Just read this, really interesting. Longish excerpt:
We know that humans are hardwired to be aggressive and selfish. But a growing body of research is demonstrating that there is also a biological basis for human compassion. Brain scans reveal that when we contemplate violence done to others we activate the same regions in our brains that fire up when mothers gaze at their children, suggesting that caring for strangers may be instinctual. When we help others, areas of the brain associated with pleasure also light up. Research by Felix Warneken and Michael Tomasello indicates that toddlers as young as 18 months behave altruistically....
More important, we are beginning to understand how to nurture this biological potential. It seems that it’s not only possible to make people kinder, it’s possible to do it systematically at scale – at least with school children. That’s what one organization based in Toronto called Roots of Empathy has done.
Here’s how it works: Roots arranges monthly class visits by a mother and her baby (who must be between two and four months old at the beginning of the school year). Each month, for nine months, a trained instructor guides a classroom using a standard curriculum that involves three 40-minute visits – a pre-visit, a baby visit, and a post-visit. The program runs from kindergarten to seventh grade. During the baby visits, the children sit around the baby and mother (sometimes it’s a father) on a green blanket (which represents new life and nature) and they try to understand the baby’s feelings. The instructor helps by labeling them. “It’s a launch pad for them to understand their own feelings and the feelings of others,” explains Gordon. “It carries over to the rest of class.”
I have visited several public schools in low-income neighborhoods in Toronto to observe Roots of Empathy’s work. What I find most fascinating is how the baby actually changes the children’s behavior. Teachers have confirmed my impressions: tough kids smile, disruptive kids focus, shy kids open up. In a seventh grade class, I found 12-year-olds unabashedly singing nursery rhymes.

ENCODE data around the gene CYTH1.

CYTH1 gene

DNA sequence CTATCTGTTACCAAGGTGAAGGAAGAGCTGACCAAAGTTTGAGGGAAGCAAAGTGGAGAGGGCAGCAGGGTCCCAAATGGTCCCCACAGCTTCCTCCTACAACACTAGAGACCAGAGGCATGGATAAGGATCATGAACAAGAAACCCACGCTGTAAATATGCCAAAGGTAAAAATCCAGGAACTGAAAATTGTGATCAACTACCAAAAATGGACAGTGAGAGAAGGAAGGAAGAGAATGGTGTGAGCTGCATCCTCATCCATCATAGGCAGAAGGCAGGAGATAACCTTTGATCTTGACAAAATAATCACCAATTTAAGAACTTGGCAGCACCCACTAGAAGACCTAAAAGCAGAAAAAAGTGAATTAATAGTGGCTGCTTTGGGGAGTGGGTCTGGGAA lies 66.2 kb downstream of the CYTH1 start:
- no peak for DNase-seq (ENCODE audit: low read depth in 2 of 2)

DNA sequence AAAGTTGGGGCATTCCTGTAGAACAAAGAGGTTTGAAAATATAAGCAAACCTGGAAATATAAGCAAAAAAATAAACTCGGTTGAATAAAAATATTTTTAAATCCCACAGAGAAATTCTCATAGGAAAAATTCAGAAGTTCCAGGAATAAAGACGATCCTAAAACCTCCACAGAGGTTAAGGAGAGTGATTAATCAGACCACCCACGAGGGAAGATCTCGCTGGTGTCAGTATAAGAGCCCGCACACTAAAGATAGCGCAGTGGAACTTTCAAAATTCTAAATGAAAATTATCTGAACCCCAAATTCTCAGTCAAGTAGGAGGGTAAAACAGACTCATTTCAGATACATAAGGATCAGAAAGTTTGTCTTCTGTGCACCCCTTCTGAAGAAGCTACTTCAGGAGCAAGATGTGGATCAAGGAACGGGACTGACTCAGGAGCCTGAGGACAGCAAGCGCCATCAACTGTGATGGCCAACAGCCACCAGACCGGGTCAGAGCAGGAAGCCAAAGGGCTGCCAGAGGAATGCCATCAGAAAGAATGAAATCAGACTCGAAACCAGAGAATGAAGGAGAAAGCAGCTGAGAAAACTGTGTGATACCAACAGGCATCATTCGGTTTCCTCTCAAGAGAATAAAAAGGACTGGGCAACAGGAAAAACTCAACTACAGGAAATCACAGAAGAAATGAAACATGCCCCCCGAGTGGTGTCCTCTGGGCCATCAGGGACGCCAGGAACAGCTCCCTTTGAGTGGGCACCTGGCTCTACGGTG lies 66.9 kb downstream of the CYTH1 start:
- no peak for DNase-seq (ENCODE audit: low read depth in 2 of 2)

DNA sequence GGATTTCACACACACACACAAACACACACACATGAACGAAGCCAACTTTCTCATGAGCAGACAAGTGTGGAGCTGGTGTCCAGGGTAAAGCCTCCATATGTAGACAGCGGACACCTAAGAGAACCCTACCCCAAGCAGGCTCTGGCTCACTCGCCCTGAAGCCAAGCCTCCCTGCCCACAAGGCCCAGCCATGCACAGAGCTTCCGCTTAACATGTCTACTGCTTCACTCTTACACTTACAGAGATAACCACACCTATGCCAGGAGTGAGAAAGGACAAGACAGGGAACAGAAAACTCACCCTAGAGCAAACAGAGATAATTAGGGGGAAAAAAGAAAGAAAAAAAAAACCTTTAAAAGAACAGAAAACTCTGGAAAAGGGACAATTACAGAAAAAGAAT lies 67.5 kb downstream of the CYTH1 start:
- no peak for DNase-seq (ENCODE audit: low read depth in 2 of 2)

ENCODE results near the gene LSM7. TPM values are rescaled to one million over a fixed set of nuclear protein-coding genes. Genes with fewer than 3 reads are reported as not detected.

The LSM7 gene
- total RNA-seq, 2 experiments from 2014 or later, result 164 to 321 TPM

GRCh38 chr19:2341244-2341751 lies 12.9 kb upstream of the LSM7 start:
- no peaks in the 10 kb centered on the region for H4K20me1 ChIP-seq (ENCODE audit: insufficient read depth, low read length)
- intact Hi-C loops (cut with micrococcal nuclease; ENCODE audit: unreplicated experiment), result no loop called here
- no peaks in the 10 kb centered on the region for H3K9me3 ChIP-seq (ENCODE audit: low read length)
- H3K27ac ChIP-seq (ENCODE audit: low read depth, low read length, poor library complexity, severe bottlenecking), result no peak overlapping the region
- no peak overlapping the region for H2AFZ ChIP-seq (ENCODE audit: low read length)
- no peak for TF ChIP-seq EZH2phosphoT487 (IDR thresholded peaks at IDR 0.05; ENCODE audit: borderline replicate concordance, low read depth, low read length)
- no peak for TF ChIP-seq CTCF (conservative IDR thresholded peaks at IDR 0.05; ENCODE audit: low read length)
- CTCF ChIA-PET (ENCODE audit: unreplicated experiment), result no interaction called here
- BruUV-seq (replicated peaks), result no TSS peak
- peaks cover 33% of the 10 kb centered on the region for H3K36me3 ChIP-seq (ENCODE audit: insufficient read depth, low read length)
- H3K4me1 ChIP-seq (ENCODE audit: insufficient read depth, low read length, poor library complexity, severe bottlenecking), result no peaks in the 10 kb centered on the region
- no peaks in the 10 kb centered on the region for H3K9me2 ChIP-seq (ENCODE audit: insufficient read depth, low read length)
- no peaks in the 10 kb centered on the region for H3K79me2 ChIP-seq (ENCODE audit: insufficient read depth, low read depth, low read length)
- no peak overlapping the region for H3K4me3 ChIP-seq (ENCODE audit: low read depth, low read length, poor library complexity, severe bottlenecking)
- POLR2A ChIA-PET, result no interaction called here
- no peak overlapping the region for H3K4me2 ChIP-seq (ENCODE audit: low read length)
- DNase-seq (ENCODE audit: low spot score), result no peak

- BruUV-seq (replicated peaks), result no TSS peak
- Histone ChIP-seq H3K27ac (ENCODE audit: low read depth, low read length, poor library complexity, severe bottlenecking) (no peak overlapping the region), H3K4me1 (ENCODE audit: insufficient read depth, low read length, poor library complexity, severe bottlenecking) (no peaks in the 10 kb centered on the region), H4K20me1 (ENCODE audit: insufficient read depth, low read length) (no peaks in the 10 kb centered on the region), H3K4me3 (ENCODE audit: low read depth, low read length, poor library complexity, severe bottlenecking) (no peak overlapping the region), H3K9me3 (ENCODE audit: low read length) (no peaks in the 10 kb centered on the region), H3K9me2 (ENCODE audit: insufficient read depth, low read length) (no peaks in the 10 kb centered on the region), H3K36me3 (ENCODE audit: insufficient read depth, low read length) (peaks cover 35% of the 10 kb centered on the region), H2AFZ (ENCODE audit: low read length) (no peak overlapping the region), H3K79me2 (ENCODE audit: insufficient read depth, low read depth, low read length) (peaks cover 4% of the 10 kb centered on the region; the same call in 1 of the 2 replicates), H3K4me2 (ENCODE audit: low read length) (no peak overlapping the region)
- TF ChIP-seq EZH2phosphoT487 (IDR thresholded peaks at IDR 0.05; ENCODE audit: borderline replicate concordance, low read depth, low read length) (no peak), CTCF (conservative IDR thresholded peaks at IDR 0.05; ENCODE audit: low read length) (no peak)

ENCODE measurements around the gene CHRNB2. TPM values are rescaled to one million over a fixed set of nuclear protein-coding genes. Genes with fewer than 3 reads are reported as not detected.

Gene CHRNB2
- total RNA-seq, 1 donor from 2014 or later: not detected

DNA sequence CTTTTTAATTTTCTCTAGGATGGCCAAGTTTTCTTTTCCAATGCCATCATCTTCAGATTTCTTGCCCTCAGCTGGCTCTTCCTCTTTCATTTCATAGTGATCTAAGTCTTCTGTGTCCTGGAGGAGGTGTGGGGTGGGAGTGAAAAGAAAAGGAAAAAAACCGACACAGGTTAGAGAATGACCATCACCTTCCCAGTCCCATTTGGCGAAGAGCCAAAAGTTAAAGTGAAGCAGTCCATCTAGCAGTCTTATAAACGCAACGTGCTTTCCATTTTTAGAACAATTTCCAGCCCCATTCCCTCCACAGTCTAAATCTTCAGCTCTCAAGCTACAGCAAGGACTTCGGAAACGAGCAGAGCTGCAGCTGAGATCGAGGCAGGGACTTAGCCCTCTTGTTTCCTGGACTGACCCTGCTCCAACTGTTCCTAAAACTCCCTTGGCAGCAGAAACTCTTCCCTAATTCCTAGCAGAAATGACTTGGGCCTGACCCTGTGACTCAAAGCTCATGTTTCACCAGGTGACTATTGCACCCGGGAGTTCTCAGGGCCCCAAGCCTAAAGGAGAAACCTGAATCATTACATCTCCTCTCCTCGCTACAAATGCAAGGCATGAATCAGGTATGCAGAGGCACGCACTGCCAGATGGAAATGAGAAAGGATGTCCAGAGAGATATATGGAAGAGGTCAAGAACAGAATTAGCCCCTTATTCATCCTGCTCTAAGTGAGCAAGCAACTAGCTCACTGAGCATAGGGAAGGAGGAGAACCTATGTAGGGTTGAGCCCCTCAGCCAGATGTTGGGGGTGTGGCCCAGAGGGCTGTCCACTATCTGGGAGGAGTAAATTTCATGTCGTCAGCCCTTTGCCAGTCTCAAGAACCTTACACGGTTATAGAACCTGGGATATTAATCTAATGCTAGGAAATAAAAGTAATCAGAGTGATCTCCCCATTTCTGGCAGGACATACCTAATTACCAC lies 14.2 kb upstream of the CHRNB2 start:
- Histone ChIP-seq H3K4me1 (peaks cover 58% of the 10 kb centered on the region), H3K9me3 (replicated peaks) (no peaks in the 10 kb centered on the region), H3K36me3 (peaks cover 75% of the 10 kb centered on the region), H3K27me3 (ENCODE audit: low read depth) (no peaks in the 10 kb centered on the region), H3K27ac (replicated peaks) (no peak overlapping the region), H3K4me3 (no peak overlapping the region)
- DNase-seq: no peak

The baby seems to act like a heart-softening magnet. No one fully understands why.
Before I saw this article, I had already been thinking in a vague way about bullying and why it seems to be a newly severe problem. I was thinking of starting a discussion here about it.
Is it the same as it's always been but it's just getting more attention lately?
If there is actually more of it, does it have to do with less unstructured free play time, for kids to figure out social stuff without adult interference?
This now makes me wonder if segregation by age has something to do with it (if there actually is more now than in the past, and I guess that depends on "past," too -- 25 years ago? 50? 500?).
In the pretty recent past, it was pretty common for kids of widely varying ages to spend more time together, if not in large families than in heterogenous neighborhood play groups. A bit further back than that you have one-room schoolhouses. And back further than that and you have extended family groups (not just the nuclear family but cousins etc.) with older kids taking care of younger ones.
Perhaps "it takes a village" goes the other way too -- the village benefits from helping to raise that baby.